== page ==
globalization of production


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globalization of production

the integration of economic activities by units of private capital on a world scale. Globalization is a key element of post-Fordism (see FORDISM AND POST-FORDISM), and resides in the ability of the MULTINATIONAL COMPANY OR CORPORATION to harmonize, integrate and make its production flexible (see FLEXIBLE PRODUCTION). This ability has been enormously enhanced by the new technologies of communication and robotics. Final products can be assembled from many individual units, made in a large number of different countries, and can be flexibly produced to meet changing demand and to fill individualized market niches. Production thus becomes spatially structured, with multinationals organizing activity internationally in order to take advantage of different wage rates and different levels of unionization, to force employees to compete with each other, and to develop coherent global strategies of accumulation. Compare WORLD SYSTEM, PLURALIZATION OF CULTURE.
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Economic globalization manifests itself as the globalization of production, trade, finance and information.
The fundamental difference between international trade and the globalization of production is that not only raw materials and finished products cross international borders but also unfinished products in various stages of manufacture.
Manufacturers said globalization of production has pushed their companies to open operations overseas or sharpen their focus at home in Massachusetts.
In line with the automation and globalization of production processes, manufacturers have increased their focus on Safety, Quality and the Environment.
For instance, during the last several years, globalization of production has been accompanied by a massive jump in the total quantum of foreign direct investment, increased role and significance of transnational corporations in the world economy, and growth of far-flung international production networks.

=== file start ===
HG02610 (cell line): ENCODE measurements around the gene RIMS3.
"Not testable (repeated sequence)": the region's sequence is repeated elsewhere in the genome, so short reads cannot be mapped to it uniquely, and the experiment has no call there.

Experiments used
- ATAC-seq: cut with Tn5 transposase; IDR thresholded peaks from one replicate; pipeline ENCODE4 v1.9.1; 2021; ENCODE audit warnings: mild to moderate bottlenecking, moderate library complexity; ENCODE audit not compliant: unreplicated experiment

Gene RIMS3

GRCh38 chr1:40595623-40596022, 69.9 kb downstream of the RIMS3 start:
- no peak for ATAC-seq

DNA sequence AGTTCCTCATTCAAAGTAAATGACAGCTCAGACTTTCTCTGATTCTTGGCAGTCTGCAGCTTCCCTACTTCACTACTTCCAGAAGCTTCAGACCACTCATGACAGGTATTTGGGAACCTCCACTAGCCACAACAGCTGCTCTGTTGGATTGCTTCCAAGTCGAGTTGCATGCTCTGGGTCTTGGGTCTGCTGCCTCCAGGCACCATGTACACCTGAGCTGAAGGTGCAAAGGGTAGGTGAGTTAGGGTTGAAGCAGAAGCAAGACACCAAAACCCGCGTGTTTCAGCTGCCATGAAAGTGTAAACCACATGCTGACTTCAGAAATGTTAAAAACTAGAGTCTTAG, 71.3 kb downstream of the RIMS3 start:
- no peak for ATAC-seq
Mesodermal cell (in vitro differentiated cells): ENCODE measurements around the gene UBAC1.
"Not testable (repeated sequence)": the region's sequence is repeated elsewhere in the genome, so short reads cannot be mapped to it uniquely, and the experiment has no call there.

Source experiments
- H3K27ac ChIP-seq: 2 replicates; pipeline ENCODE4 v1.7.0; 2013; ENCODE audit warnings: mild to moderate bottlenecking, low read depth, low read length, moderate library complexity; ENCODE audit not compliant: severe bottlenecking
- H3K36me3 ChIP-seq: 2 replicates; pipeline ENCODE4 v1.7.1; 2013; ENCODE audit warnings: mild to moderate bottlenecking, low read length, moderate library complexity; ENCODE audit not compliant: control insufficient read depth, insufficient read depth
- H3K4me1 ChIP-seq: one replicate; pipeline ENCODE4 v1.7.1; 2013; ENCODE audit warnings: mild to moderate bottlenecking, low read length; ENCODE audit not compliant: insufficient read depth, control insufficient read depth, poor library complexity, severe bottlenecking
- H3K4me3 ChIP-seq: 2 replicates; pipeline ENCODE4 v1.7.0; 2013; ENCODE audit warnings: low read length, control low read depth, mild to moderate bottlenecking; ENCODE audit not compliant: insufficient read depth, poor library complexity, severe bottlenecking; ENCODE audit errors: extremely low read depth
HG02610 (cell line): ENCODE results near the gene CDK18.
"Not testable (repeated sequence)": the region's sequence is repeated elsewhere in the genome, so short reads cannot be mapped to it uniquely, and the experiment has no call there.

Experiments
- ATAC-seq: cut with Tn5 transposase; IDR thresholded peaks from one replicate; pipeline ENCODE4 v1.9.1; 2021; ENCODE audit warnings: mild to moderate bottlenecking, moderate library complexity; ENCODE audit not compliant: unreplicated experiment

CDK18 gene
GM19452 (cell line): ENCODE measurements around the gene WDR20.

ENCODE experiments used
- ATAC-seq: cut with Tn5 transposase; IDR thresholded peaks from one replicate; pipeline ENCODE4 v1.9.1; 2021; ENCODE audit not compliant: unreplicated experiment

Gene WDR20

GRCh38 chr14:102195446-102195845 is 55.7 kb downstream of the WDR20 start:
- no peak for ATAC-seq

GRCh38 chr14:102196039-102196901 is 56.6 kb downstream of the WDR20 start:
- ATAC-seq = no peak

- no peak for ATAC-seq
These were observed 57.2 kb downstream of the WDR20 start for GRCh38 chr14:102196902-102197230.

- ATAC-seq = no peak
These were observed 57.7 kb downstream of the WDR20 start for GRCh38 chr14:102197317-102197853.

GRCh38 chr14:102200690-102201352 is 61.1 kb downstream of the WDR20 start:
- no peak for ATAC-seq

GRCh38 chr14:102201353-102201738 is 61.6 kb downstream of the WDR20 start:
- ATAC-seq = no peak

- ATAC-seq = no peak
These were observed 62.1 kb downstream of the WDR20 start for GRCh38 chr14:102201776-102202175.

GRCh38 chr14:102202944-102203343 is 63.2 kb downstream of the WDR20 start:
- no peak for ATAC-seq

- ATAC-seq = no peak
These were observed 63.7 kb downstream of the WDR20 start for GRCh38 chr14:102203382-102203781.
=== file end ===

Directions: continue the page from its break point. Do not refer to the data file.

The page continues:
The globalization of production, the corporate power of TNCS, and the role of neoliberal states in supporting and promoting globalization processes pose serious challenges for workers and communities attempting to defend jobs and improve their lives.
ICTs contribute to the globalization of production and capital markets by reducing the cost of information and communication.
Some scholars suggest that the globalization of production has also increased income inequality because it increases the power of employers over their workers.
As FDI and globalization of production increase, they are likely to affect global trade in frozen potato products.
Locating ourselves in the globalization of production, markets, finance, communications, and the labor force is essential if we are to even comprehend the current crisis, much less develop strategies to organize for social and economic justice.
His current research addresses how immigration and the globalization of production affect wages, employment, and industry structure in Asia, Mexico, and the United States.